It’s No Mystery Why All-Wheel Drive Crossovers Are So Popular In America

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All-wheel drive has become an option on most vehicles in nearly every vehicle category. The reason is obvious.

It’s the morning of May 28th in Wyoming and school is not quite done for the year. Time to get the kids up and out the door. But wait, is there school today? Aaron Turpen, a BestRide colleague, looks out his window only to see that the roads look bad enough that the school bus may not be coming. Again. This time, it was a crazy hail storm that turned the roads into a river of ice and slush. You see, it snows in his part of America until about June. This storm is so severe that it dropped hail so thick that near Cheyenne, it is softball-sized. Not golfballs. Softballs.

With wicked weather the norm for much of the United States, it’s no wonder so many shoppers are switching from traditional two-wheel-drive sedans to all-wheel drive crossovers. Getting started and keeping moving is easier with AWD, and seeing over snow banks is more likely in a taller vehicle. That AWD vehicles tend to prove safer in real-world driving is also a plus. When the snow is measured in feet, a bit of extra ground clearance and a higher bumper can sure make pulling into a plowed-on driveway easier.

This isn’t the worst May storm in Wyoming. On the 21st, exactly a week ago, heavy snow fell and nobody was really that surprised. They call this “spring” in that part of the country. New Englanders can relate. Planning a trip to do some mountain biking in August? Smart riders will pack gloves and a “pahka” before taking the lift up Killington in Vermont. The temps at the top could well be in the low 30s and snow is not uncommon. So much so that trails at the top may be slick, so check the weather before you head out (or up).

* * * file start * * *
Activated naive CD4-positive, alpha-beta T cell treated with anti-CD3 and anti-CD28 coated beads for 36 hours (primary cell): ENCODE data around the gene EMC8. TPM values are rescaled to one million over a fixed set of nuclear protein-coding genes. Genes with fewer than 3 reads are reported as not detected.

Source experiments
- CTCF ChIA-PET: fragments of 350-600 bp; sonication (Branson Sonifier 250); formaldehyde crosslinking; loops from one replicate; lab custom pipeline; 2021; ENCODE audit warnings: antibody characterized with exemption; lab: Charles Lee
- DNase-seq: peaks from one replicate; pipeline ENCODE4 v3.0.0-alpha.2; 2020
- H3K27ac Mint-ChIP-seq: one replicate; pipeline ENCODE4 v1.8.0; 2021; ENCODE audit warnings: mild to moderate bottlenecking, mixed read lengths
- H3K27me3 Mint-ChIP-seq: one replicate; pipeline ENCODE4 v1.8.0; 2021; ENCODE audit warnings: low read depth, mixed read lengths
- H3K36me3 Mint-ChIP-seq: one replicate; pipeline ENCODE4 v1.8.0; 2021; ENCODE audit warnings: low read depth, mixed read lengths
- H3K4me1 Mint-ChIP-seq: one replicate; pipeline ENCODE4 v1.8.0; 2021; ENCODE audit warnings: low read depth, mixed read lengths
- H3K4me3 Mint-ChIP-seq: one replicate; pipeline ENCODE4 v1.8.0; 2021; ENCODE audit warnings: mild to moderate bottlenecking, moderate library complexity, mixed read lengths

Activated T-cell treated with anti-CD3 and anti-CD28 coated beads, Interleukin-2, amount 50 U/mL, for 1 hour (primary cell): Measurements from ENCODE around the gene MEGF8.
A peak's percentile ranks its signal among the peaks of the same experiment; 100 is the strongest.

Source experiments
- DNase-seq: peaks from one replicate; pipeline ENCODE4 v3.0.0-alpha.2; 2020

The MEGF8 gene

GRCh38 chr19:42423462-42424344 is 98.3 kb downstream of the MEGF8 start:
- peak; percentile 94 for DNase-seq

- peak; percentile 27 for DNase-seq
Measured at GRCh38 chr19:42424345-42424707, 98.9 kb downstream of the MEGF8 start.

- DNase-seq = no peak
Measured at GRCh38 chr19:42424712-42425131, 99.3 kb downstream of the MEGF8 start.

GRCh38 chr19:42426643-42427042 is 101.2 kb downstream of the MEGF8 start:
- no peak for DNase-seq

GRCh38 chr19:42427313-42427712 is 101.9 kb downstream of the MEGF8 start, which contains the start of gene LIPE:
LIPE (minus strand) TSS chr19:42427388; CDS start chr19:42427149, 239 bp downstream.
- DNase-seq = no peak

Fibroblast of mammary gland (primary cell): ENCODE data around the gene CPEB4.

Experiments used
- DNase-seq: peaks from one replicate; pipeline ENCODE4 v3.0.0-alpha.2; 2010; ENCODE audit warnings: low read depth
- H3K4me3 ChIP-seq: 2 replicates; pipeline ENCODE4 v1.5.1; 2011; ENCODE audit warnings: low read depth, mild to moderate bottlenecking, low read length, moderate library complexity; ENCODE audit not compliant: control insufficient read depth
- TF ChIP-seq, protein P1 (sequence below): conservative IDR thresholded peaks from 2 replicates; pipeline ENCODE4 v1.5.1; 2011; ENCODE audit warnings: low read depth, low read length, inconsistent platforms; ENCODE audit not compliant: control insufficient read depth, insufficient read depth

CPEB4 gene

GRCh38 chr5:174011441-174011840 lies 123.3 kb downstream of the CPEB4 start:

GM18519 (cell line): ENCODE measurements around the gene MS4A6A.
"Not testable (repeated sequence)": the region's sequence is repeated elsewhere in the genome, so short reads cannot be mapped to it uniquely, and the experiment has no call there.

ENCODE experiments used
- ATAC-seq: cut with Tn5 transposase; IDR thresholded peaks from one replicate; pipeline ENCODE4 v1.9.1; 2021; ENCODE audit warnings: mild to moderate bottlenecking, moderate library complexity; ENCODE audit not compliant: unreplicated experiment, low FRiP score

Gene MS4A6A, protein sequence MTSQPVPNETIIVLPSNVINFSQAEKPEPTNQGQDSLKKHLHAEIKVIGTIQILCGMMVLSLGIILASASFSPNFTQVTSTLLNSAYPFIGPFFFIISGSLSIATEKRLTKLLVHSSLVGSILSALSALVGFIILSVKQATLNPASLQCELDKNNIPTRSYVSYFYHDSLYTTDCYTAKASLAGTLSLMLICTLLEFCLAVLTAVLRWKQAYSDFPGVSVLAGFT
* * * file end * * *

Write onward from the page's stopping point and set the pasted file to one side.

Flooding from early spring snow storms closed Zion National park’s main route this year and many roads inside Yellowstone Park are not passable in April during school vacation week due to deep snow. And these are places that know the business end of a plow.

Do you think we are exaggerating and only cherry-picking a couple of spots? Guess again. It snows in heavily populated parts of America ten months of the year. In 1997, an April 1st snowstorm that ranged from Maryland to Maine dropped three feet on Metro West Boston.  It can also snow hard in October in New England. The largest power outage to date in Connecticut was not from Hurricane Irene but from an October snowstorm that hit the entire northeast. That same storm covered West Virginia in over a foot of the white stuff. Trick or treating was rescheduled because the sidewalks were covered in snow and ice, and it was not the first time.

All-wheel drive vehicles, for the most part, are all-weather vehicles. With “winter” weather not uncommon in late spring and early fall, many Americans can put AWD to use as many as three seasons per year.

Top of page image and second image courtesy of Aaron Turpen.